the half-price deal.
Thank you, James.
Paul has arrived in the sunny climes of Bishop Auckland
in County Durham.
He is visiting Something Different.
This family-run biz looks jam-packed with goodies.
Guess how much money he has.
He's definitely got the big bucks.
I'm digging tatties.
I'm getting my hands dirty here.
Well, then. What am I playing with?
Lawn edging tiles.
You've seen the type before in the formal gardens.
Let's have a wee look-see. We've got a variety of styles here.
There is the most commonly encountered.
Yeah. Salt-glazed fireclay.
And you bury these...
..in your garden in lines to define your borders.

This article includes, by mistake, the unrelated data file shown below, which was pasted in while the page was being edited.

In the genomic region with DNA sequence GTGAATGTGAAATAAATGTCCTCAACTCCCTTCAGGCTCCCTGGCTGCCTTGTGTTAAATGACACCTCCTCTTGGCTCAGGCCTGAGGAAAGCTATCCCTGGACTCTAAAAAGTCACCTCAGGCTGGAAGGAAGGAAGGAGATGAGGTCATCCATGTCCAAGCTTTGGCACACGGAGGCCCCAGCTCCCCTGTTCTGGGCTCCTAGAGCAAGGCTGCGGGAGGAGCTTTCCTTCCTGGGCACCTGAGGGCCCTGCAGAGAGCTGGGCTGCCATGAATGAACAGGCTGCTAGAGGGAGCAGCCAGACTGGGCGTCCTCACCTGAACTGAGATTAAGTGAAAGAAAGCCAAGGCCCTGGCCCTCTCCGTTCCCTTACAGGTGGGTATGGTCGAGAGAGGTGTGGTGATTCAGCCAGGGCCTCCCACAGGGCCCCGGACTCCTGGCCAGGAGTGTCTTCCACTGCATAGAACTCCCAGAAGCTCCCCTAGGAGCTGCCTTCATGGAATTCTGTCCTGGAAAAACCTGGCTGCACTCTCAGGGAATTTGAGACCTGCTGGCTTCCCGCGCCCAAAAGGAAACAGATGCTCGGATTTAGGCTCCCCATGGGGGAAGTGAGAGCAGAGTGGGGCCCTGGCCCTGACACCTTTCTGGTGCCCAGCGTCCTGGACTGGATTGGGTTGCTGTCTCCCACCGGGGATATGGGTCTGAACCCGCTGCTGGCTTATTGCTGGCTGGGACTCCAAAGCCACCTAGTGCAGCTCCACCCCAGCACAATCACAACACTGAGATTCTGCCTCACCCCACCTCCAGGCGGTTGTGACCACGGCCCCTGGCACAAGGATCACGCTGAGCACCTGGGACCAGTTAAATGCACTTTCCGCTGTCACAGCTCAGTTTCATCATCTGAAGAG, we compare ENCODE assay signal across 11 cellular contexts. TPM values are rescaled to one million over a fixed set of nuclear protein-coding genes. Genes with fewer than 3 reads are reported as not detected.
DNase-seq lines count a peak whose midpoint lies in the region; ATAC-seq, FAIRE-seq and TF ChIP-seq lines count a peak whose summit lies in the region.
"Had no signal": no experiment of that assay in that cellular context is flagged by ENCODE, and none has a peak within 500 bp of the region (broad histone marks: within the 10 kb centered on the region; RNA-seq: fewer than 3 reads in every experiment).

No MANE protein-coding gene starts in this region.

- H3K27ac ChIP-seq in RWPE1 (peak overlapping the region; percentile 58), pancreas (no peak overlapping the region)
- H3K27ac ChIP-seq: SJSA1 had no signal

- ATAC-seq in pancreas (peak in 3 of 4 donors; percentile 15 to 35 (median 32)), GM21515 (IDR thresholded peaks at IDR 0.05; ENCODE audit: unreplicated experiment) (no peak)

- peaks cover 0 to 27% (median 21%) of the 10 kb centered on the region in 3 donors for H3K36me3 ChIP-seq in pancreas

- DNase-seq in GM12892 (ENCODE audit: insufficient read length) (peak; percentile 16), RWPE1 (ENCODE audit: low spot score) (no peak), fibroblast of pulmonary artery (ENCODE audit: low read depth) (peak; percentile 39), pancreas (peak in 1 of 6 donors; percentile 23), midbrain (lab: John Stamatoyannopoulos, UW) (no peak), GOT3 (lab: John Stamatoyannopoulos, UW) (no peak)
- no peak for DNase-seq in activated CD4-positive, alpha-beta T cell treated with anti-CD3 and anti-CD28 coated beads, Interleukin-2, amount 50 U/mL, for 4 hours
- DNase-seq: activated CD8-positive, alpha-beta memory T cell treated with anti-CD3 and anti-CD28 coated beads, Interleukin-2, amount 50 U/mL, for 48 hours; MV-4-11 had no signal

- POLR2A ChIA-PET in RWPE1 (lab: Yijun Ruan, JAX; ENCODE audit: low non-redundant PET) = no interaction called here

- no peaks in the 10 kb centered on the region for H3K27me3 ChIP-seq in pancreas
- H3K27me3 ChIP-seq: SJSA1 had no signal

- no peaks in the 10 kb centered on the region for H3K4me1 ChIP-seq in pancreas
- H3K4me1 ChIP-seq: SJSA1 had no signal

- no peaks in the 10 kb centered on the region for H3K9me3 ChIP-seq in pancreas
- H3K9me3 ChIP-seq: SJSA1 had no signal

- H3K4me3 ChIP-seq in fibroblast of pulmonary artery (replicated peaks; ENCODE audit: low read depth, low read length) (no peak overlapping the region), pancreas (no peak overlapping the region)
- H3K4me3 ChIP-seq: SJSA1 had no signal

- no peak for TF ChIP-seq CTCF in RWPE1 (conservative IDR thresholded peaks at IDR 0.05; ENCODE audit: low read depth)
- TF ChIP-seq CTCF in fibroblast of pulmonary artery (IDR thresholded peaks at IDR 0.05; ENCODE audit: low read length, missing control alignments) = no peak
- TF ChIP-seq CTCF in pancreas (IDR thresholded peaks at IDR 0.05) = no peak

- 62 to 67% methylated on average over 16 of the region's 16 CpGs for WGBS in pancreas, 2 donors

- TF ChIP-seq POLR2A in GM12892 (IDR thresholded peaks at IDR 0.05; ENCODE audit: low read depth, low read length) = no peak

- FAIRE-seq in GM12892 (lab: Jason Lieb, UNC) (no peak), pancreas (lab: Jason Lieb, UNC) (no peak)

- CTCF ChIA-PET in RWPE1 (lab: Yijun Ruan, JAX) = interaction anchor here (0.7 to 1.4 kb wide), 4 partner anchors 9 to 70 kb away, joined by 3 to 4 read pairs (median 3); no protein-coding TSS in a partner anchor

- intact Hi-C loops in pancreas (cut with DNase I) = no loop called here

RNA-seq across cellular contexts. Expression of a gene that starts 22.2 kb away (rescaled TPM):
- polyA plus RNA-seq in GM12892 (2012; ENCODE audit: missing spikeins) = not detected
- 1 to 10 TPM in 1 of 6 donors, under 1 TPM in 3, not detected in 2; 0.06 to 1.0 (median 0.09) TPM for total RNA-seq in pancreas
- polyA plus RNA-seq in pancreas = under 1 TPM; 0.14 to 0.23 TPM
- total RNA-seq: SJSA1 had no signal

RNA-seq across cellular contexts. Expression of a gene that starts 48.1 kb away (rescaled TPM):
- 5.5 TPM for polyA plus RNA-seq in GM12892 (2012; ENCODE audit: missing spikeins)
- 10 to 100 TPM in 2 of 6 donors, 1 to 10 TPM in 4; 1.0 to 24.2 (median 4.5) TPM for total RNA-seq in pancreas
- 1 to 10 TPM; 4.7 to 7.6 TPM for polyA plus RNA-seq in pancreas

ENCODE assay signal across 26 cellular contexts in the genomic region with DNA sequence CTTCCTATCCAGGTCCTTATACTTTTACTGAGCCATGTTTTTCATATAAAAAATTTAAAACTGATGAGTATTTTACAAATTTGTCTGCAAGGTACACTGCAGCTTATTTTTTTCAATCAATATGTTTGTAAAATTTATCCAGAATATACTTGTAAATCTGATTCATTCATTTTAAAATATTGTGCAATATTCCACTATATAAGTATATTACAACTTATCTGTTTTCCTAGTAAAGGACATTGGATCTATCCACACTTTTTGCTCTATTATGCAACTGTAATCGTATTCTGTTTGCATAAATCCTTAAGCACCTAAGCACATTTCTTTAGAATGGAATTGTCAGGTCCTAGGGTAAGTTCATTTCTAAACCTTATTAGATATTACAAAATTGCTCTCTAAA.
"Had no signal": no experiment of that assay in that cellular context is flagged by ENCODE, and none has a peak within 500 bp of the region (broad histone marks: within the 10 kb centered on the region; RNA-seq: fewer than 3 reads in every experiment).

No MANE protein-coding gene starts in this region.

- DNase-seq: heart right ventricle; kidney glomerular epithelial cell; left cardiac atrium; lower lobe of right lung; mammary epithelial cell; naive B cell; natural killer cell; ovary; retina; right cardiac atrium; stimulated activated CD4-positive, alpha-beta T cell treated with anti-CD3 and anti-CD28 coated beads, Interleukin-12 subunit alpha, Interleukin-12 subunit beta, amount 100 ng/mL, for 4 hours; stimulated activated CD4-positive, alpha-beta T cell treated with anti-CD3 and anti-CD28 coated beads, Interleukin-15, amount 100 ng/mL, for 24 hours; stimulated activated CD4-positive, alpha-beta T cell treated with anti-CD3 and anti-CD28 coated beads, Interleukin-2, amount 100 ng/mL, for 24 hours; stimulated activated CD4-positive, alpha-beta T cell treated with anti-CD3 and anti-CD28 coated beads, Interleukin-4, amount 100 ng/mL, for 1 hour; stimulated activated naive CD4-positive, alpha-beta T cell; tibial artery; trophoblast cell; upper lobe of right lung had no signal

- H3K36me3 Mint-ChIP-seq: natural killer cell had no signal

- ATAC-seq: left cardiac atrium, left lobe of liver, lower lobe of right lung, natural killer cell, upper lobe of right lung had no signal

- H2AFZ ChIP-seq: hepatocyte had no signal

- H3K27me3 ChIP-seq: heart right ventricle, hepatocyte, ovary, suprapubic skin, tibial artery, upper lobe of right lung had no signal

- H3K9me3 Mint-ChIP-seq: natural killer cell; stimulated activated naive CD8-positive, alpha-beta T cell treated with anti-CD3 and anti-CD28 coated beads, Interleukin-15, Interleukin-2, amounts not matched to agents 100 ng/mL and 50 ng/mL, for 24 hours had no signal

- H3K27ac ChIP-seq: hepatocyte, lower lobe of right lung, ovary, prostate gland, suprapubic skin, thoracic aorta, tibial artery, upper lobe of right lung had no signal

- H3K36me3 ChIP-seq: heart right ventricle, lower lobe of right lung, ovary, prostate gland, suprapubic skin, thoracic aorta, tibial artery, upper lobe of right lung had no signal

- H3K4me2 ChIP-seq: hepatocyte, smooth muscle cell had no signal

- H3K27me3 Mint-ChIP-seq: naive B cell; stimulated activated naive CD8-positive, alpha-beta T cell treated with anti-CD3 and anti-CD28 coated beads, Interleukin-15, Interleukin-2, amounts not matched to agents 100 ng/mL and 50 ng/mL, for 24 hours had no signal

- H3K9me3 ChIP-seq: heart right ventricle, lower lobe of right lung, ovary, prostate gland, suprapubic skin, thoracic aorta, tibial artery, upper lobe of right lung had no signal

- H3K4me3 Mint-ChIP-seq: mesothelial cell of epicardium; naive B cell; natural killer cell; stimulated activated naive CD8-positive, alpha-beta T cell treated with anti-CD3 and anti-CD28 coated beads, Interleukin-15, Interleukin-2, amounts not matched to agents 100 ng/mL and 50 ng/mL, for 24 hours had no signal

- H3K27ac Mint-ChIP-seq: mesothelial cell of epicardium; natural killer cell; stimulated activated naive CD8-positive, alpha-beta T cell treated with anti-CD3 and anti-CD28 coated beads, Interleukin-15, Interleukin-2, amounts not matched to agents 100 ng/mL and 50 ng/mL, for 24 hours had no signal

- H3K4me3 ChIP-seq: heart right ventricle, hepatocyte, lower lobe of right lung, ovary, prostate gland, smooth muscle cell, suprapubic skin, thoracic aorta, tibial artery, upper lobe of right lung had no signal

Keep the garden nice and tidy.
I love them. And these have some age to them.
All right, Percy Thrower.
They're quite nice, actually.
Now, wither Margie?
Absolutely lovely here.
Gosh. Just keep looking at the beautiful rolling countryside.
And keep your eye on the road!
She's eventually arrived at the wonderful Yorkshire town of Thirsk.
Watch out, Three Tons Antiques.
Here she comes.
The pennies are dwindling, Margie.
You've got less than £110 left.
I like drums.
Are you musical, Margie?
You've got to, haven't you?
-Loud and clear.
Oh, God, that didn't sound too good, did it?
-Make it stop.
-I like drums.
I wonder where that's come from, the local band?
They make little tables, don't they?
They look like little side tables, but they've got a glass top on.
Out of my league.
My poor ears!
Tell us what you've found, Margie.
Compacts. A variety of compacts.
Let's have a look at this one.
Paul did very well the other day with one.